Because of its widespread use in Canada and in particular in the Greater Toronto Area, asbestos is a fear for any Toronto homeowner. To understand the dangers associated with this common household insulation material, we consult with reputable sources of information, like the Health Canada website.
To keep up with current research, Health Canada periodically makes changes to their website to ensure that Canadians have access to the latest facts. Once such update was recently made to the asbestos page on the site, and we’re here to help you understand what these changes mean to you.
Different Types of Asbestos
Wait, let us back up for a minute. To understand the changes to the classifications of asbestos, it’s important to understand that there are different types of asbestos:
Chrysotile Asbestos (white) is the type most commonly found in residential and commercial building materials in North America. The use of chrysotile asbestos is vast and widespread, including in automotive parts and materials. It was once thought to be less dangerous than other types, but we’ll come back to that in a minute.
Amosite Asbestos (brown) is typically found in commercial installations for cement sheets and pipe insulation. It is produced in Africa, and its use is less widespread on this continent, but it is still present in some parts of Canada.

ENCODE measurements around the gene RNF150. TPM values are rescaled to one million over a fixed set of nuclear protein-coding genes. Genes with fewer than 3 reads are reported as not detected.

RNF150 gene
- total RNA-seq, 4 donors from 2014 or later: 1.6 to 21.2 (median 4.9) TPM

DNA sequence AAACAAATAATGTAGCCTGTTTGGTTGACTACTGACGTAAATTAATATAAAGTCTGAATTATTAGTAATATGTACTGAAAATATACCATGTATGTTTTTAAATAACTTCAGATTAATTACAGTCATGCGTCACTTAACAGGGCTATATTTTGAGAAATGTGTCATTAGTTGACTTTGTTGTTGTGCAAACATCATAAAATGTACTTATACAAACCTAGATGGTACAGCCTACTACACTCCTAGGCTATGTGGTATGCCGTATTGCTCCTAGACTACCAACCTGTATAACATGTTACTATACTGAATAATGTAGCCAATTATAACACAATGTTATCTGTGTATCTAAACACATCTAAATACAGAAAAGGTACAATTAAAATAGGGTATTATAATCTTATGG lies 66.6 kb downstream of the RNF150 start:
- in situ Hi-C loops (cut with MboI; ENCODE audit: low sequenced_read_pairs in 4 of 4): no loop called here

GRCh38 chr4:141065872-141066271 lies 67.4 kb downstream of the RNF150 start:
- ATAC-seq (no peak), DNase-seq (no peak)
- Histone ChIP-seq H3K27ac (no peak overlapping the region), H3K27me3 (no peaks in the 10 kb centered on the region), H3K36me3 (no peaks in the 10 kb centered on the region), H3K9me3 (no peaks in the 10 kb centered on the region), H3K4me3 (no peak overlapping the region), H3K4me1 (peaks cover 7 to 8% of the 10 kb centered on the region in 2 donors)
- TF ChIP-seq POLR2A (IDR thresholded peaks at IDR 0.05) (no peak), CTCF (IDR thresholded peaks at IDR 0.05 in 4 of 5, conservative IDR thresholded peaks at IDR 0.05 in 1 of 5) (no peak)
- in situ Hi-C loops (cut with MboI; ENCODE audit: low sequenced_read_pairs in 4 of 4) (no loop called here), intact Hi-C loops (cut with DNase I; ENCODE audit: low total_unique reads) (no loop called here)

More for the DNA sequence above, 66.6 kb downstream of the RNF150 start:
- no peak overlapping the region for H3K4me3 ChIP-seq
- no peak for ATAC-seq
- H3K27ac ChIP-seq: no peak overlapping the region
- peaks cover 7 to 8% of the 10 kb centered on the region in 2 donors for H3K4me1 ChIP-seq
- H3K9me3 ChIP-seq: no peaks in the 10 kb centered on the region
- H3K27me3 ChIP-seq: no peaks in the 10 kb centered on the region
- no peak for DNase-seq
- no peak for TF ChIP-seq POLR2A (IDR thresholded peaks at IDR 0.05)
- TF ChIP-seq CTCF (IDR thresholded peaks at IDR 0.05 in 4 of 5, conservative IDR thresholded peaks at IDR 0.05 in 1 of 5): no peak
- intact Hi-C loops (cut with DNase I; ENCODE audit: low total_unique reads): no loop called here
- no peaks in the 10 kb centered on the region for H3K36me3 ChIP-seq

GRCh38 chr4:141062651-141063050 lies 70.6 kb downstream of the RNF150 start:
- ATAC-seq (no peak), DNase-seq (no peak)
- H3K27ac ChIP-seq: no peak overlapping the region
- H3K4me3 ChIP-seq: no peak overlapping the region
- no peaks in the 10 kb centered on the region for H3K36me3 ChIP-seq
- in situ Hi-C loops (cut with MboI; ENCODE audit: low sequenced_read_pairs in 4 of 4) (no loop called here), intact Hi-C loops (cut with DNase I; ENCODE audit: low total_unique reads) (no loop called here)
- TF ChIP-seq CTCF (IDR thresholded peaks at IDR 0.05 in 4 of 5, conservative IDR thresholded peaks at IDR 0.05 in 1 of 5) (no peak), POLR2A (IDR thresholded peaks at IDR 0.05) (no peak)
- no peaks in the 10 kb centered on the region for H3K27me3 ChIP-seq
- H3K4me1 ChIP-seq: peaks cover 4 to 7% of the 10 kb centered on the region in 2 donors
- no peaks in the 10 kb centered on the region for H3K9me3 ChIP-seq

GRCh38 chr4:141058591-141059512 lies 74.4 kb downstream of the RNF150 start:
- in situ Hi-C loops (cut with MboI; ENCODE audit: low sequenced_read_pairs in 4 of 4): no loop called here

Crocidolite Asbestos (blue) is known for being the most heat-resistant type of asbestos. That’s why it was most often used in fireproofing materials like pipe insulation and spray foams. Because it was predominantly mined in South Africa, many people are surprised to learn just how extensively crocidolite was used in North America.
There are many different kinds of asbestos present in commercial and residential structures in Toronto and the surrounding area. The one thing they all have in common is the fact that exposure to their fibers can be harmful in any quantity.
Changes to Health Canada’s Classifications for Asbestos
The most notable change to the Health Canada website page on asbestos is the update to the section on chrysotile asbestos. As mentioned previously, chrysotile was once thought to be less dangerous than other types of asbestos because it required a much greater level of exposure before incidences of asbestos-related cancers showed a marked increase.
Most people now realize that even minimal exposure to a known carcinogen can be hazardous to human health. This change is a positive one for the public health of Canadians, and we’re pleased to see this small but important update.
Asbestos Testing in Toronto
You can’t confirm the presence of asbestos just by looking at it. If you have been comparing pictures of a mystery substance in your house to Google images and suspect the presence of asbestos in your Toronto home, the next step is to arrange for asbestos testing. It’s important to make decisions about your home’s safety based on facts, not fear.
Once you have confirmed whether or not there is asbestos in your house, a professional Toronto asbestos removal company can help you decide your next steps.